Harry Potter has nothing to worry about. The lucrative Warner Brothers
franchise has brought forth, in the fourth installment of the series,
a splendid film that will delight both children and parents alike.
Director Mike Newell (Four Weddings And A Funeral)
and screenwriter Steve Kloves (Wonder Boys)
have concocted an intelligent brew of adolescent coming-of-age drama,
love and loyalty, terrifying horror and magical realism.
Garnering longer locks and more manly jowls, Harry and his best
friend Ron Weasley (and all the fellow wizards at Hogwarts) have
passed pre-pubescence and emerged in the midst of their first battles
with teenage angst. Harry gets a crush on a pretty young student,
and Ron begins to realize that he’s falling for Hermione.
The Goblet of Fire’s tone and trajectory are distinctly
opposite the third Potter film (The Prisoner of Azkaban),
which I found to be humorless, cruel, and ultimately, a real snore.
Here, the momentum doesn’t let up from the get-go. We’re
thrust into the “Tri-Wizard Competition,” a highly prestigious
wizard race, which pits 15-year-old Harry against three more mature
upperclassmen, all 17.
Adding to the fun, this Potter film benefits from more multiculturalism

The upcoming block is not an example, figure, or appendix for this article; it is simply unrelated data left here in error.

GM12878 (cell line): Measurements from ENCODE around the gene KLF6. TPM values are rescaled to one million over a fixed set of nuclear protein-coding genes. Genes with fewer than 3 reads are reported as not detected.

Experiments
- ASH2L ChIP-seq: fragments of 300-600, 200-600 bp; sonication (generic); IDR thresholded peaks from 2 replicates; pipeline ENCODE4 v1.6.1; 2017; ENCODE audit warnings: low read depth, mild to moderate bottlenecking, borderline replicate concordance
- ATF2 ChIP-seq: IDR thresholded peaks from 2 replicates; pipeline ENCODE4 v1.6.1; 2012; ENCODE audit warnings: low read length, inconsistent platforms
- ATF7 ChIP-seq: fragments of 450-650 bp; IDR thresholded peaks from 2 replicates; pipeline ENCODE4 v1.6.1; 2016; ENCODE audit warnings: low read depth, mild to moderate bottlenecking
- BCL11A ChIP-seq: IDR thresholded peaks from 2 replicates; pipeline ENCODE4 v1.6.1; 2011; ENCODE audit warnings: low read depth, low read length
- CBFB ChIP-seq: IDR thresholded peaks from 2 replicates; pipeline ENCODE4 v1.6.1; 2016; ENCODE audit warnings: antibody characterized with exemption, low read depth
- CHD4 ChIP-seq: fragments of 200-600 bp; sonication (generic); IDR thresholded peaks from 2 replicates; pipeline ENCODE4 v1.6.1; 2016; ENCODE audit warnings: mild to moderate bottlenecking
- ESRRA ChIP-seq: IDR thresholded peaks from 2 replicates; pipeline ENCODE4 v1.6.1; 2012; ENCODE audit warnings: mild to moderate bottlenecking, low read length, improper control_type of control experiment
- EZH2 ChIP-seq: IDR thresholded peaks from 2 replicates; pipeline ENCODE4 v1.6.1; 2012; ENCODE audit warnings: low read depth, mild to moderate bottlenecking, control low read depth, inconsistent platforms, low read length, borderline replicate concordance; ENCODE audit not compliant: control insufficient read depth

and varying personality types than the previous three. French girls,
Romanian boys, and British students of Asian and Indian descent
abound. Loads of clever, witty dialogue and plot points will give
parents plenty to laugh at, while the kids’ bellies will roll
with the film’s punchy physical comedy. But this is also a
Potter darkened with plenty of fright-filled moments—it’s
rated PG-13, and with scary-good reason. Real death lurks in the
air at Hogwarts. A creepy Brendan Gleeson as Alastor
“Mad-Eye” Moody adds to the ominous atmosphere. But
it’s Harry’s bitter nemesis, the Prince of Darkness,
Lord Voldemort, who breathes death under a ghoulish mask of translucent
skin. The brilliant British actor Ralph Fiennes
(Schindler’s List, Red Dragon) will make the kids
squeal, their parents squirm. His terrifying reincarnation of J.K.
Rowling’s ultimate evil-doer is spot-on.
Beautifully photographed with an elegant school dance, a magical
underwater ballet, and an epic battle with a horn-tailed dragon,
this film boasts some of the sweetest, most impressive eye-candy
of the year. Indeed, the special effects are among the most visually
stunning this reviewer has ever seen.
Word is, the London critics are raving. As they should be. Amazingly,
this is the first Harry Potter directed by a Brit. More true to
its author’s intentions and its hero’s birthplace, let’s
hope the folks at Warner Brothers keep Harry at home and stick with
Newell. Because Goblet Of Fire is the best one yet.
—Tiffany Crouch Bartlett